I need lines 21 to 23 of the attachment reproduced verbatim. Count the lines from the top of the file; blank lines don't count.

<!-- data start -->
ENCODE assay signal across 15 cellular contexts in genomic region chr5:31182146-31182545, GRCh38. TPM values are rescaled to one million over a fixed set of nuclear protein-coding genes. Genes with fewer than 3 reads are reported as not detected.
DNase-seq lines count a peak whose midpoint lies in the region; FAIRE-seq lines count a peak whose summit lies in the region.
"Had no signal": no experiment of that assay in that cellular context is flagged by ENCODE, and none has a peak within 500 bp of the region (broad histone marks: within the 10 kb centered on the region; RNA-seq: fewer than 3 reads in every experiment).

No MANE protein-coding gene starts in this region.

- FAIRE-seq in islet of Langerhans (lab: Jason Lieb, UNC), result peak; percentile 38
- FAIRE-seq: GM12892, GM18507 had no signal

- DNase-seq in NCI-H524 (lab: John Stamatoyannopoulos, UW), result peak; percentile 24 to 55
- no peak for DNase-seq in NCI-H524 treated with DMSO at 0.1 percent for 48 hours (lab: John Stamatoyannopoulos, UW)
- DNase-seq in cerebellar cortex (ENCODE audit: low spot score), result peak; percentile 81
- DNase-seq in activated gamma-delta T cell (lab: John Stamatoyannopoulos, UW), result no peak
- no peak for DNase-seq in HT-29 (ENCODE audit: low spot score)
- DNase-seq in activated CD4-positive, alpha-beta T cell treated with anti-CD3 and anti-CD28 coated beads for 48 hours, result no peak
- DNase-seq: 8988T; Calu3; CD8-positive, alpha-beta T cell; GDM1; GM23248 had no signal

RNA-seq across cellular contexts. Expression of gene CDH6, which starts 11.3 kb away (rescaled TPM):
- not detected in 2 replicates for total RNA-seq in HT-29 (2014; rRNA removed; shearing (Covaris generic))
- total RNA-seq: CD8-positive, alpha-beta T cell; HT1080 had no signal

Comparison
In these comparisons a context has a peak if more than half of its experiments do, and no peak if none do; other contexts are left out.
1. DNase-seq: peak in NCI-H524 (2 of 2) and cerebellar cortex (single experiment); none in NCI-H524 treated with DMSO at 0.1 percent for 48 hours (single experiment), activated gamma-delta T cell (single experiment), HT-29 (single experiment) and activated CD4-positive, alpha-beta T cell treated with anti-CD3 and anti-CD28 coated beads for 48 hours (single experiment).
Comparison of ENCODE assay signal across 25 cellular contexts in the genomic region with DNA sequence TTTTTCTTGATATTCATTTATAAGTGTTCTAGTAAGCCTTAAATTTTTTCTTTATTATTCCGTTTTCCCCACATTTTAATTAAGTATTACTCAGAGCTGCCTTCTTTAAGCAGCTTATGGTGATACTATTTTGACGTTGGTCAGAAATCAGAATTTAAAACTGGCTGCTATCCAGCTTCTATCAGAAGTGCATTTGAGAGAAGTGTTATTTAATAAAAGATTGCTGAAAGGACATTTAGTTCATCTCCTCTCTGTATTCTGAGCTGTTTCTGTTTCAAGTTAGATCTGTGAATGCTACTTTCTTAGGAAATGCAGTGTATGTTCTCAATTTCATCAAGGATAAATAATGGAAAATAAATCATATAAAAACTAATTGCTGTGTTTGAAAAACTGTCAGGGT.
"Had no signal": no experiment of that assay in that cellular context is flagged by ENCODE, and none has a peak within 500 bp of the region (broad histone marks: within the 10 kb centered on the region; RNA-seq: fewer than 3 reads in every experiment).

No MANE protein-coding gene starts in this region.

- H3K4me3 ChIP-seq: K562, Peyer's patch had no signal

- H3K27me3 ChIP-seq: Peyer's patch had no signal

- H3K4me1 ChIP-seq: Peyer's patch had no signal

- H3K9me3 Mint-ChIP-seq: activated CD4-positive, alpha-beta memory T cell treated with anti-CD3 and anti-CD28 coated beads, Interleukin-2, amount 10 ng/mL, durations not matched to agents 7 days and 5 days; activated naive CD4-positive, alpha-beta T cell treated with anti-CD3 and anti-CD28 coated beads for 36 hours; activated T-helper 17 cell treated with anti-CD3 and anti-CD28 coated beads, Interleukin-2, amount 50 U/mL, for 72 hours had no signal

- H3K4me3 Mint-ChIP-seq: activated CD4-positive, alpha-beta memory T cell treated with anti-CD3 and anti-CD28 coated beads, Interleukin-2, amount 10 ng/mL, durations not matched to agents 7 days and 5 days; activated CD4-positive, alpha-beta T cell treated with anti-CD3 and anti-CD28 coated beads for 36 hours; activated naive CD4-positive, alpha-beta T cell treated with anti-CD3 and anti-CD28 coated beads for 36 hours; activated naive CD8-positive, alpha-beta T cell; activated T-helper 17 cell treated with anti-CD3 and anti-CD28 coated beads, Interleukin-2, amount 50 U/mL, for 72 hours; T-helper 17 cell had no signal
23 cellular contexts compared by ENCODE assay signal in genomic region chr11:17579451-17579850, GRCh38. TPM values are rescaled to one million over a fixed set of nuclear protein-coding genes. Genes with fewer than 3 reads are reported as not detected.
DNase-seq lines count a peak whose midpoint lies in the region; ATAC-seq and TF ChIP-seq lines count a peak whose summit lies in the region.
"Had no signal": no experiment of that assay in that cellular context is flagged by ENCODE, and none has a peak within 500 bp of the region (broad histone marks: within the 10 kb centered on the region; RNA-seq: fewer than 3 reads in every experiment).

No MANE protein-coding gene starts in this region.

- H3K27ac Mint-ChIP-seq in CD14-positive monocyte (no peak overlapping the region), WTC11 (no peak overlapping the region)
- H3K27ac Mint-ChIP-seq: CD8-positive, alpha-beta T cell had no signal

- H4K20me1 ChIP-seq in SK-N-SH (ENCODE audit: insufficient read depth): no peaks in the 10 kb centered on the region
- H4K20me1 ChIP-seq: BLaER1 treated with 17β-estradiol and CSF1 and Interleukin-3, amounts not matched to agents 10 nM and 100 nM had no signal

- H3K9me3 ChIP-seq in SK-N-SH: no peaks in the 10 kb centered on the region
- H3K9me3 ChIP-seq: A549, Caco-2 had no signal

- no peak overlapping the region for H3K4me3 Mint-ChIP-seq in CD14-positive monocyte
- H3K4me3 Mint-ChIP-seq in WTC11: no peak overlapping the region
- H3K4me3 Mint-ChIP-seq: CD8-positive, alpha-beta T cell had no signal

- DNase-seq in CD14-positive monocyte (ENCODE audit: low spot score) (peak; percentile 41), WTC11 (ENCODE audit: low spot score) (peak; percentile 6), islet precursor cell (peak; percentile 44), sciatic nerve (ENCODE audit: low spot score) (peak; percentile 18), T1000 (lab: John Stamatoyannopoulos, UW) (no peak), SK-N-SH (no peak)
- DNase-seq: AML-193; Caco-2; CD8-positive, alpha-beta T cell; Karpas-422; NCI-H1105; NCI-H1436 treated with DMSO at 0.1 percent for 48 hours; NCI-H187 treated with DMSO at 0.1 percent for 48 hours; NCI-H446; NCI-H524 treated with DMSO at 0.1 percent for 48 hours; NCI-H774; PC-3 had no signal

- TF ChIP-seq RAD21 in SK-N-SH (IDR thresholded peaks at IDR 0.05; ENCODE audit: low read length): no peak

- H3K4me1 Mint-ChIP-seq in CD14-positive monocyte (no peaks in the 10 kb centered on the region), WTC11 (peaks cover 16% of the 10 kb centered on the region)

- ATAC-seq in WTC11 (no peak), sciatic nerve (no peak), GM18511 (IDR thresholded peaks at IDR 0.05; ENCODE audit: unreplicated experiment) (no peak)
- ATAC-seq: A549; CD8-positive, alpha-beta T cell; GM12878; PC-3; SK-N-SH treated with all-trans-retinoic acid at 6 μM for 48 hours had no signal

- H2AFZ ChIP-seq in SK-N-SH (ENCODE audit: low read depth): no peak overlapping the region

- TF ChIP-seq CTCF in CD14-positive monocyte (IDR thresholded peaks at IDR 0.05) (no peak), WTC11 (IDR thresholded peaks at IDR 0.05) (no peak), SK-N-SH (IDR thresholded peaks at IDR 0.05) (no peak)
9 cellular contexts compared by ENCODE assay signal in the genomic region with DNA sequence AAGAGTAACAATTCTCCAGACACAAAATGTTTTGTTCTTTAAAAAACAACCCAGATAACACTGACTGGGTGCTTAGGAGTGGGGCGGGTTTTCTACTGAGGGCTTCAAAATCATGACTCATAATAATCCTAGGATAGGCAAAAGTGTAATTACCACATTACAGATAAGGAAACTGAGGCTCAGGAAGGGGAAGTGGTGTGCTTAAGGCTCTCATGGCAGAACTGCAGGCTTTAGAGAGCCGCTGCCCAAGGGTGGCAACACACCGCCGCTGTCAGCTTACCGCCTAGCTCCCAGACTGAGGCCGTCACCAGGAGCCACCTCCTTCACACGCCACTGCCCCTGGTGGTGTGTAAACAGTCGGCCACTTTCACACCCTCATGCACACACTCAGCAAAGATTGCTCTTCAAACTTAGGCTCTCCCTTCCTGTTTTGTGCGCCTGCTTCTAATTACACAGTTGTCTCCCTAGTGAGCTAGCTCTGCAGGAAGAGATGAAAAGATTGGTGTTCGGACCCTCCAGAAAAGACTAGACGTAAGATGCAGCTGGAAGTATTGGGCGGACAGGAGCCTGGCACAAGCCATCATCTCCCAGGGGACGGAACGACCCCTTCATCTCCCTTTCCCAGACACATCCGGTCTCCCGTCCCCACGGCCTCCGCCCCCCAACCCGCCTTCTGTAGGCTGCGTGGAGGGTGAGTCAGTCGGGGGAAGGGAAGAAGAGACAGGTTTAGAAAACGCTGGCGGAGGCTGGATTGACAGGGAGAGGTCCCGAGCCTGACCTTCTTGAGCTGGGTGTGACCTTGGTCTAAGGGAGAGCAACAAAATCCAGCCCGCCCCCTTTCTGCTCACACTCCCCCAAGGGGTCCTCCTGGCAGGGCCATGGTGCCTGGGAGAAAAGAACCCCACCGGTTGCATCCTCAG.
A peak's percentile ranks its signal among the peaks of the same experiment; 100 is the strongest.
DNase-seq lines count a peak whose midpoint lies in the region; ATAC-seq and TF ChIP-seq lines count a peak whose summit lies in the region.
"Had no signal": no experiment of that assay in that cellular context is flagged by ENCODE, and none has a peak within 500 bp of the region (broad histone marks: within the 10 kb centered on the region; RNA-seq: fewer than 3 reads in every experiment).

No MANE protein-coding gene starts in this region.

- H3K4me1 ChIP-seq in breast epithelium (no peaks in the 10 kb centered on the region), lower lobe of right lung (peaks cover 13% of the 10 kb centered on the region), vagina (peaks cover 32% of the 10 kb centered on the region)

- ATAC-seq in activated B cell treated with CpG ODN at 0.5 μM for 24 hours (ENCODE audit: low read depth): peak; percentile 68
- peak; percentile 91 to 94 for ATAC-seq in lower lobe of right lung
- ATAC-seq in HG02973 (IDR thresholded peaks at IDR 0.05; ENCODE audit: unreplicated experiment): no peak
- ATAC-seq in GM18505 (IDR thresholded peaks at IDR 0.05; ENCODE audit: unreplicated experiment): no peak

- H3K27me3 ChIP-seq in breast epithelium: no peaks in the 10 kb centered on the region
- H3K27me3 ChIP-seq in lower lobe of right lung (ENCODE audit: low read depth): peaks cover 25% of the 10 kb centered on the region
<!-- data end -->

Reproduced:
"Had no signal": no experiment of that assay in that cellular context is flagged by ENCODE, and none has a peak within 500 bp of the region (broad histone marks: within the 10 kb centered on the region; RNA-seq: fewer than 3 reads in every experiment).

No MANE protein-coding gene starts in this region.

- H3K4me3 ChIP-seq: K562, Peyer's patch had no signal